A partnership between Fishers Police Dept. and Indianapolis Metropolitan Police Dept.’s Crime Gun Intelligence Center, or CGIC, recently led to the arrest of three individuals following a crime spree in northern Indianapolis.
Richard Garrett Jr. and Rashaana Farrow were arrested Nov. 13, 2019 following a police pursuit with the Fishers Police Dept. and manhunt that led to the shooting death of FPD K-9 Harlej.
The third suspect, Delance Hatcher, had already been arrested.
A gun Garrett dropped in the field where Harlej was shot connected the cases. Prior to killing Harlej, the trio had been on a shooting spree through Indianapolis that left two people dead — Devon Gillespie and Anthony Mack.
On Jan. 6, FPD and IMPD held a joint press conference in Fishers on the process and the importance of CGIC.
IMPD Assistant Chief Chris Bailey said in 2017, IMPD began changing the way it processed weapons. The guns are logged through the National Integrated Ballistic Information Network, which allows officers to use ballistic evidence to connect crimes. The CGIC began in January 2019.
“As a result of this project and Crime Gun Intelligence Center, that’s the reason we are here today discussing these three arrests,” Bailey said. “Had it not been for the improved process and tech, we would not have been able to make the connections to these cases and so many others across Marion County and Fishers in such a quick manner.”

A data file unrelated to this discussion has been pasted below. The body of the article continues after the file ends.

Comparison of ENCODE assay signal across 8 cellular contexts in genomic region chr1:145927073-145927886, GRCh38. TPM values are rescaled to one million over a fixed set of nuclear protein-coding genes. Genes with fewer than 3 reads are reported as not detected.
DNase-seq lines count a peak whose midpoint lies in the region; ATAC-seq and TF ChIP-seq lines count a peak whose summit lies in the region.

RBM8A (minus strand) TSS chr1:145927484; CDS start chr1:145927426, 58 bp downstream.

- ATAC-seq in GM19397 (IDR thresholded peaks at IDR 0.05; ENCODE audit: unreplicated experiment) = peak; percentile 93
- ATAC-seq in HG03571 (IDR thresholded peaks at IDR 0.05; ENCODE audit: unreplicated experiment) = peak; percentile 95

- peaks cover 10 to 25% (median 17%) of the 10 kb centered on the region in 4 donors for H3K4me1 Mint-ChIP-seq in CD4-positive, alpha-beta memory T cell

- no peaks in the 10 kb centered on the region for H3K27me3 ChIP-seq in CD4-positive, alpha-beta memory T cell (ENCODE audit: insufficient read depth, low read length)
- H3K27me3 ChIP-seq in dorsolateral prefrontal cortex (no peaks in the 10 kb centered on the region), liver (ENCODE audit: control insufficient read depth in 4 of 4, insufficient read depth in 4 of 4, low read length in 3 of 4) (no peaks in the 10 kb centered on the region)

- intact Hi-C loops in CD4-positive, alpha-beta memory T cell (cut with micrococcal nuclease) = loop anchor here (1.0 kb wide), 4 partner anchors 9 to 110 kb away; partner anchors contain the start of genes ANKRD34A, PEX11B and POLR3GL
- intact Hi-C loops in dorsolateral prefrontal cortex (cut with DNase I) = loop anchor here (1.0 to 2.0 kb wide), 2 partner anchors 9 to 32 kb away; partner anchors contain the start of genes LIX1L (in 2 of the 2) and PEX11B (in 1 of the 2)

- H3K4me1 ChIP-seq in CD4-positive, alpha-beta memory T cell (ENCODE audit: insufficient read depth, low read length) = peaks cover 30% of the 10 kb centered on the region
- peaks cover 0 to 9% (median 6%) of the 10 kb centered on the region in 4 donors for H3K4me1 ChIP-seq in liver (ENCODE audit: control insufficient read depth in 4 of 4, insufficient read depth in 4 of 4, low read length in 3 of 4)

Bailey said Farrow, Garrett and Hatcher were involved in 13 violent crimes in Indianapolis. The majority of the crimes were robberies and shootings.
“In addition to those incidents which occurred in Indianapolis and Marion County, they were involved in an incident in Fishers which took the life of a K-9 officer here,” FPD Chief Ed Gebhart
“We now know through this process and these investigations what exactly this suspect was involved in and we now know that Harlej gave his everything to protect us tomorrow and the officers on the scene that night gave everything to protect our community and our regional partners from this criminal that walked among us that night,” Gebhart said.
Gebhart also encouraged other local law enforcement agencies to take action with the CGIC plan.
“Internally, Fishers came onboard with this CGIC plan last March and we have submitted 84 crime guns since that endeavor, 84 guns that relate back to crime somehow,” Gebhart said. “Out of those, 56 of them in Fishers go back to violent crimes in the Indianapolis area, all the way to drive-by shootings, all the way to murders. In order to protect tomorrow, we have to act today.
“We believe this is where we need to spend our time, our resources and our money. Crime doesn’t know any borders and neither should law enforcement.”